For the first time out in the California Sun after all those years
Minimalistic, attractive, sophisticated, lightweight and speed are the words that spring to mind to accurately describe this unique Zagato design. They were true masters of the ‘less is more’ motto and just opening one of the slim, beautifully crafted doors on these early Zagatos was an event in itself.
Even a decade on from our first encounter, the impression that the Otto Vu Zagato had made was still fresh in our minds and the thought of restoring this precious piece of history had never left us. This car had now been sitting in a garage for 30 years, patiently waiting for the right moment to undergo a restoration. What made it extra special was the fact that chassis 000026 was the only Fiat 8V Zagato fitted with a very different ‘Corsa’ engine with two large Weber 36IF4C four-barrel carburettors. Only five of these rare Otto Vu racing engines were ever produced and only one was fitted in a Zagato – this particular car!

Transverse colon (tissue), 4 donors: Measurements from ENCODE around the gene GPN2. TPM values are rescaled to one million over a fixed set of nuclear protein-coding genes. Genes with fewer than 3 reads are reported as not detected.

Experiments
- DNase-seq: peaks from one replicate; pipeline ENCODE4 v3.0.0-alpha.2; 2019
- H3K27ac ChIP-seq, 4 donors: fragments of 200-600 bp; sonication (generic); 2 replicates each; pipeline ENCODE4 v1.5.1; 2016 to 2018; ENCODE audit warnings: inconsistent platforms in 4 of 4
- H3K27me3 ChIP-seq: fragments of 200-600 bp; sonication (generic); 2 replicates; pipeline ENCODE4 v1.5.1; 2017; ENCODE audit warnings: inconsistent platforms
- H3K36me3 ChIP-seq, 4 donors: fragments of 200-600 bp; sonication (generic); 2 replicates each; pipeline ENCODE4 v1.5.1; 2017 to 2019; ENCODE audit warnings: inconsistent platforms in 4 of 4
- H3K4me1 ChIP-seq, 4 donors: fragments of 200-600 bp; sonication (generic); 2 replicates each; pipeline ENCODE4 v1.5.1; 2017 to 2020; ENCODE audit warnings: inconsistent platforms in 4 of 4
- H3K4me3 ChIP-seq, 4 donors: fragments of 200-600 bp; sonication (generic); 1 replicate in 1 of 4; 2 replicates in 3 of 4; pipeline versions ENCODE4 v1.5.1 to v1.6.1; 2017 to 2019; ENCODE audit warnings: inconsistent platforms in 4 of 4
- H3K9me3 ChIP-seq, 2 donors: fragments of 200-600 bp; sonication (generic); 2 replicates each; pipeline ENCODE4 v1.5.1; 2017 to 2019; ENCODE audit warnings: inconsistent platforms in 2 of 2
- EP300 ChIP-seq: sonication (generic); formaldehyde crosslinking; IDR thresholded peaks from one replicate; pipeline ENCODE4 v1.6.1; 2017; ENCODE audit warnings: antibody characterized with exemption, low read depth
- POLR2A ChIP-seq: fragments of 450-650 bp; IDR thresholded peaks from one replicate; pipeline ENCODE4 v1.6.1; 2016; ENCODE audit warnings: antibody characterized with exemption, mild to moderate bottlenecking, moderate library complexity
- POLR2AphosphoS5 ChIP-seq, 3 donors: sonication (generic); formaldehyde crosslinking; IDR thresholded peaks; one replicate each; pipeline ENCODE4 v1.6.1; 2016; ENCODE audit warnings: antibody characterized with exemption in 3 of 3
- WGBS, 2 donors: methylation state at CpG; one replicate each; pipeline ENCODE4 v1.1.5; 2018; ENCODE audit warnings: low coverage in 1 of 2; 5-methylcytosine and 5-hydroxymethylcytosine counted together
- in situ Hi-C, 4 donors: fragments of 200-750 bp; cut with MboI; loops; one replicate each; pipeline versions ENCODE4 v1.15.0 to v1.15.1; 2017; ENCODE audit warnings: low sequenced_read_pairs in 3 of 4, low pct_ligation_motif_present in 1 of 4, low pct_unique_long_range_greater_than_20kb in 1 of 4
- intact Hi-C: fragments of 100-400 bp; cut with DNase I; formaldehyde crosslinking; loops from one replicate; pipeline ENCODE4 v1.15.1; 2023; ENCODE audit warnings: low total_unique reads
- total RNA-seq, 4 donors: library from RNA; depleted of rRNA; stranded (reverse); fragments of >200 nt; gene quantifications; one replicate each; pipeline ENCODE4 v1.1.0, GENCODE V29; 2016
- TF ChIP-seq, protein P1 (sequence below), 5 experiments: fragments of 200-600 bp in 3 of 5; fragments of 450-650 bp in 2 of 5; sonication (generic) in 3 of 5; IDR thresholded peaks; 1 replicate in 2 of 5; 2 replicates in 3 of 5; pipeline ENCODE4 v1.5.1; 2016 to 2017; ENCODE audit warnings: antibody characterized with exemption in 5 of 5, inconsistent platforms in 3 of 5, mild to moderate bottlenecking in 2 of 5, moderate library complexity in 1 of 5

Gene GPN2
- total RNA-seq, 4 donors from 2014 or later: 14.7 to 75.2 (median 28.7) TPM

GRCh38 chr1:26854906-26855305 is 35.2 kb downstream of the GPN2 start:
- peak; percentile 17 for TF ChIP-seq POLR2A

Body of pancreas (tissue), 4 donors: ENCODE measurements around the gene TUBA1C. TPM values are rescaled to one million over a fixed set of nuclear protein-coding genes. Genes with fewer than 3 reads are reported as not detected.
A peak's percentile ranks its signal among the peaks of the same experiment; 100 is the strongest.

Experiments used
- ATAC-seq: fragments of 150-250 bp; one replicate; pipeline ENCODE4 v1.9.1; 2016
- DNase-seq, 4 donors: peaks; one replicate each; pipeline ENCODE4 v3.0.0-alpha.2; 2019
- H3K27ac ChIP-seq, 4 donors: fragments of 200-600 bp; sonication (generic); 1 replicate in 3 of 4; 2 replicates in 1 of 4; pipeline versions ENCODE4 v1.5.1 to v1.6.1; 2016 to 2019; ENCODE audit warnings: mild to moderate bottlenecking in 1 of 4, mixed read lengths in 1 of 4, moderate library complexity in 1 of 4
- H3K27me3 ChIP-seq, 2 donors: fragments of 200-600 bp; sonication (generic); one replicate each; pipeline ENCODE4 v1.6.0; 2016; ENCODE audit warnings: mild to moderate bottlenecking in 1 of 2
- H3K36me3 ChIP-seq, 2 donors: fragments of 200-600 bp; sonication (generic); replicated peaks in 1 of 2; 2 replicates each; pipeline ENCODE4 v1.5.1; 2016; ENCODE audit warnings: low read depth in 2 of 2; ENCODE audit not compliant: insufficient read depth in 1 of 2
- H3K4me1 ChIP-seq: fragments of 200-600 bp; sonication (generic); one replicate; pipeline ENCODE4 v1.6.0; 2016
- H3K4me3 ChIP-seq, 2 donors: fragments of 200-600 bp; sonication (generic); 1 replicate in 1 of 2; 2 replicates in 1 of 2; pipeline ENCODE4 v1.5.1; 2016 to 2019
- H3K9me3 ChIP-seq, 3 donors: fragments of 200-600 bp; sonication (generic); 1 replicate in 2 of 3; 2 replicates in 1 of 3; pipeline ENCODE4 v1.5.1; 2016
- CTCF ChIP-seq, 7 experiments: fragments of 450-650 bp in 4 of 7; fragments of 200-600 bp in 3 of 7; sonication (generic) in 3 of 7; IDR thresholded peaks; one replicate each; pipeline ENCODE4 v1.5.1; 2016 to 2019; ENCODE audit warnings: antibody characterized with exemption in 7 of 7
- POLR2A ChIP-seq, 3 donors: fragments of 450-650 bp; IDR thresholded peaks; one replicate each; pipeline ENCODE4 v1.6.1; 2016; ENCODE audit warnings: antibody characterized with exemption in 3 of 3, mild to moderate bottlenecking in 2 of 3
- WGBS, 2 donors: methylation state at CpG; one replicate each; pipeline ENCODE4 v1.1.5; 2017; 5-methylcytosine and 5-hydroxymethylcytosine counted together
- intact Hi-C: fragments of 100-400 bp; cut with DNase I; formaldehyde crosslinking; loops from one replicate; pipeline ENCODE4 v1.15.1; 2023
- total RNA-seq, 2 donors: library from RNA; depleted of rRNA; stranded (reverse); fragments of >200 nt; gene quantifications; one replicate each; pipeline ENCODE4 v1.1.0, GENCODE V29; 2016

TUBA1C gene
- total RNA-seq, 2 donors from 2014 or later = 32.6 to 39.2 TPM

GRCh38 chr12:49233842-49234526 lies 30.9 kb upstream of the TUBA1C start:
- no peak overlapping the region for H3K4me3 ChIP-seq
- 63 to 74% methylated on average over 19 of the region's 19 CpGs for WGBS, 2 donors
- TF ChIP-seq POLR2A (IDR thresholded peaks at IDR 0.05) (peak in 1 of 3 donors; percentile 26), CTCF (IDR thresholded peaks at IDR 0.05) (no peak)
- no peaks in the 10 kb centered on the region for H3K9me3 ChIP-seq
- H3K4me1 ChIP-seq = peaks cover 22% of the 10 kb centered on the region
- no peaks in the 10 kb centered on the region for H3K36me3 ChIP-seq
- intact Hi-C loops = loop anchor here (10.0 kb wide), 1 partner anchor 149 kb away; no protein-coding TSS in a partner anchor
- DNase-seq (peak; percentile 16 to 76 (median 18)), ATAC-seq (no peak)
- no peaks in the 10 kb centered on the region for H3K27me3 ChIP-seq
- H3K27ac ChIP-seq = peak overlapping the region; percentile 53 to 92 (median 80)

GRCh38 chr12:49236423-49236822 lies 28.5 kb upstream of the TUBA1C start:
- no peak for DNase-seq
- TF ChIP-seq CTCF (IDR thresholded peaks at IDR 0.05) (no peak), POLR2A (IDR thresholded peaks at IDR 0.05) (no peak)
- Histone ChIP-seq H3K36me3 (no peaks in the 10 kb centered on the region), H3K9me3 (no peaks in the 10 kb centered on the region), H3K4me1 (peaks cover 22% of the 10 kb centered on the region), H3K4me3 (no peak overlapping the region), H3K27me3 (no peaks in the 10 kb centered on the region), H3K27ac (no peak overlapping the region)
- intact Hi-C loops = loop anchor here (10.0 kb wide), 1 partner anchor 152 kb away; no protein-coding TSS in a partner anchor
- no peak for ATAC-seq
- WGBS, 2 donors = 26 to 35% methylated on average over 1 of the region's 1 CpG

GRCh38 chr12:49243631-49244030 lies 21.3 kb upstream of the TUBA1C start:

Another factor that made us fall in love with the car was knowing it had raced in the 1957 Sestriere Rally on behalf of the Spanish Scuderia Barcelona. It still had the original altitude gauge in the dashboard, most likely for the co-pilot to read the altitude in the mountains to re-adjust the two large Webers. The Sestriere was one of the greatest Italian road races of that era, covering 1,800km to Rome, crossing the Italian Alps on dangerous and snow-covered mountain roads. This race was even longer than the famous Mille Miglia and only 10 of these rallies were held as part of the official European rally championship.